In the Video’s YouTube Description
The description is one of the most important places for your content to stand out. Since search engines can’t listen to your audio reel, it’s important you create a solid text description that shows what your video is about.
Take advantage of the fact that there is not a word or character limit here. Make your description as long and in-depth as possible so that search engines have more to crawl. Keywords can be sprinkled throughout the video’s description. The more you write, the more opportunities you have to include long-tail keywords.
Writing a great description can seem like a hassle, but don’t think about it that way. Instead, view this as an opportunity to give your video an edge over competitors. Many companies make the mistake of writing a short description as an afterthought. Crafting an in-depth description can help set you apart from other videos and ultimately lead to better results.
On your YouTube channel, you can create Playlists that organize your video content by category. For example, if you own a painting business, you might have one category of videos about painting techniques, one with before and after transformations, and one dedicated to reviews of paint brands.
Take a look at how home improvement giant Lowe’s organizes their content:
Not only does this system of organization make it easier for your viewers, it also gives you extra SEO juice. Make sure you include keywords in the title of each playlist so search engines will know what your list is about.
It’s important you provide search engines as much context about your content as possible. The better you can do this, the better chance you have of achieving desirable rankings.
If you’re hosting your own video content, you can use rich snippets to further boost your video’s SEO.
If you’re not familiar with the term, you’ll probably recognize what rich snippets look like:
Rich snippets help your video stand out on the search results page. It helps your content look more authentic and authoritative, which can make it all the more enticing to click.
To use rich snippets, you’ll need to add a Schema.org code to your webpage and add an XML sitemap using your Google Webmaster Tools. You can grab instructions on how to do this here.
This doesn’t work for videos hosted on YouTube, which means you’ll need to find space on your own website for your content to leverage this feature.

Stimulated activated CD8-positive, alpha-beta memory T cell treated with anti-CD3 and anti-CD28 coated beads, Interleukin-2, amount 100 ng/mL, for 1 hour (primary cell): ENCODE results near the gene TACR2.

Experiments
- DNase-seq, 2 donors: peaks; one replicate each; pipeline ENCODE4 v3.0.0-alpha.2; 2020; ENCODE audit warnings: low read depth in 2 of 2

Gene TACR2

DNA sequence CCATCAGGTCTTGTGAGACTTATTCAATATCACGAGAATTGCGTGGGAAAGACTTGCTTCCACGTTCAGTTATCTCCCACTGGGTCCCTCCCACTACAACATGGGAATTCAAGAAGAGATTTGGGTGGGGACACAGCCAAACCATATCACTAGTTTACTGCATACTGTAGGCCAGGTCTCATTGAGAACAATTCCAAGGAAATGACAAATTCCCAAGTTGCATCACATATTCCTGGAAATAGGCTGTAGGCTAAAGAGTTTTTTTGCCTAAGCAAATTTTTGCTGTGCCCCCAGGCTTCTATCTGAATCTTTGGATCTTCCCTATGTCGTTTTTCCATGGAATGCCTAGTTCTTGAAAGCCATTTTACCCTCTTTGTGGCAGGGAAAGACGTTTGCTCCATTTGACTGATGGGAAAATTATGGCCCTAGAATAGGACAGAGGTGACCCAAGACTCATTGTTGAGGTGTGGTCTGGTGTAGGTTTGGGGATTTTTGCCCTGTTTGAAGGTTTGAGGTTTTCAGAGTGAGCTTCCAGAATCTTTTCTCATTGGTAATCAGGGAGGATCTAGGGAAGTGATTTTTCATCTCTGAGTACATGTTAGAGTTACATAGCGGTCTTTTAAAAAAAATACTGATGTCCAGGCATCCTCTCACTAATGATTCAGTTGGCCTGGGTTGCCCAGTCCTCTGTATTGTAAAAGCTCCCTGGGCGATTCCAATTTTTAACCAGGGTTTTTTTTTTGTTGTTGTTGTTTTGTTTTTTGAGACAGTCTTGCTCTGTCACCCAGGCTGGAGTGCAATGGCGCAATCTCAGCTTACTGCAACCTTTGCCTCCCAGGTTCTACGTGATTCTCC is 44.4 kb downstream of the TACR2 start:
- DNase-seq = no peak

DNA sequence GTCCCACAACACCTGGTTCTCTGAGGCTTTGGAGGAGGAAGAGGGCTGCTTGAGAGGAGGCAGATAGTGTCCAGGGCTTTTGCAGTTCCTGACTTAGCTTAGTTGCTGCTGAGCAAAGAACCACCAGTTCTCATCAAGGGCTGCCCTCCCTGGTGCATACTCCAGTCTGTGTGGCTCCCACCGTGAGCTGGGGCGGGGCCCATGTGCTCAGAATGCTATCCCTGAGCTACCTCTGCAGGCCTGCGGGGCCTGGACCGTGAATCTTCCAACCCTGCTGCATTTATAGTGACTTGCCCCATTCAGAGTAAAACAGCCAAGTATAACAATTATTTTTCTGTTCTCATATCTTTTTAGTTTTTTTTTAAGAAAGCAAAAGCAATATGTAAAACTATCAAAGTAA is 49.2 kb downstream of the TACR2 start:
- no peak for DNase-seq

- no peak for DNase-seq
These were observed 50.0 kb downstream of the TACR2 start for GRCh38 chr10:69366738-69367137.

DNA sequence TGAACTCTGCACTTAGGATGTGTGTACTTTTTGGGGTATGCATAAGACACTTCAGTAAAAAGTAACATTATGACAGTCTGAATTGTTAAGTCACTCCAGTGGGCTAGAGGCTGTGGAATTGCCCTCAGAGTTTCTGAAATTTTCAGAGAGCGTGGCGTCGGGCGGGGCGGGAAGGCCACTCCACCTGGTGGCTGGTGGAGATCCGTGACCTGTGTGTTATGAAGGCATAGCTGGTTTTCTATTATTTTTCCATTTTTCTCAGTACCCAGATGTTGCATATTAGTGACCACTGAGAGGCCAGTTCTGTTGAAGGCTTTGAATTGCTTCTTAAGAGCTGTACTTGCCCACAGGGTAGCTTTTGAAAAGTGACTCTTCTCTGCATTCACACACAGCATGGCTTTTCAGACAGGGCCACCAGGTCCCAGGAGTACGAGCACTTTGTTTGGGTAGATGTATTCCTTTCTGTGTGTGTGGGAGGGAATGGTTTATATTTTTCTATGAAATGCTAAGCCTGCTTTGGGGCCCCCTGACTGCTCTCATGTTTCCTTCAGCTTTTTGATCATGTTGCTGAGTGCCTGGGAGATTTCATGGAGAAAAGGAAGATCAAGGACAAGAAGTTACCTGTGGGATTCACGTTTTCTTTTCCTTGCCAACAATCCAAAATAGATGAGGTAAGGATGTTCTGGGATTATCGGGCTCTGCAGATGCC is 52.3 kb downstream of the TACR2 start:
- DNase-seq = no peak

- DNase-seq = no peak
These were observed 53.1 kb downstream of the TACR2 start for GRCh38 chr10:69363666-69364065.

Create a Video Transcript
Videos with captions are gaining popularity in the mobile revolution for two reasons.
First, having a transcript allows the viewer to keep their volume on mute while still getting the benefit of your content (e.g. someone is working at their desk and needs to watch a video without disturbing their co-workers).
But more importantly, a transcript gives Google direct insight into your video’s content. Search engines can crawl your transcript for keywords and relevant data to get a better understanding of your video.
In fact, a study from Discovery Digital Networks found that videos with captions received about 7.32% more views than non-captioned videos.
Overall, a video transcript helps improve the user experience by allowing them to view the video in the way they want (e.g. sound vs no sound). They’re easy to create, too. Find out more about video captions here.
Earn Social Confirmation
As mentioned earlier, social ranking factors are huge in video SEO on YouTube. You can give your social engagement a boost simply by asking for it.
Businesses commonly overlook the fact that they can ask their viewers to like or share their content or even subscribe to their channel.
Racking up views and other engagement metrics show social confirmation. People are more likely to like and share a video that others have deemed worthy.
Sharing Videos on Other Channels
Having your own YouTube channel is a great start to video marketing, but you’re not limited to this platform. Sharing your videos on other social media outlets can help you rack up views, brand impressions, and engagement.
Also, make sure you share your videos on your website. You can have a dedicated video section or simply add them to your blog. You can also send links to your videos in your email marketing.
Finally, use your helpful videos to answer questions on forums like Quora or Reddit. There’s a question for just about everything on Quora and a group for just about any topic on Reddit. You can write a short response and drop a link to your video that can help readers.
Just keep in mind that links alone are usually not enough, nor should you drop your link all over the place just because you can. On websites like these, more is not necessarily better. Whenever you add your link, make sure you’re truly providing value to the people most likely to click it.
Video SEO will become increasingly important in the coming years, especially since video content shows no signs of losing popularity. It’s estimated that video will be responsible for 80% of internet traffic by 2021 – just three short years away.
Prepare now – and enjoy the benefits for years to come.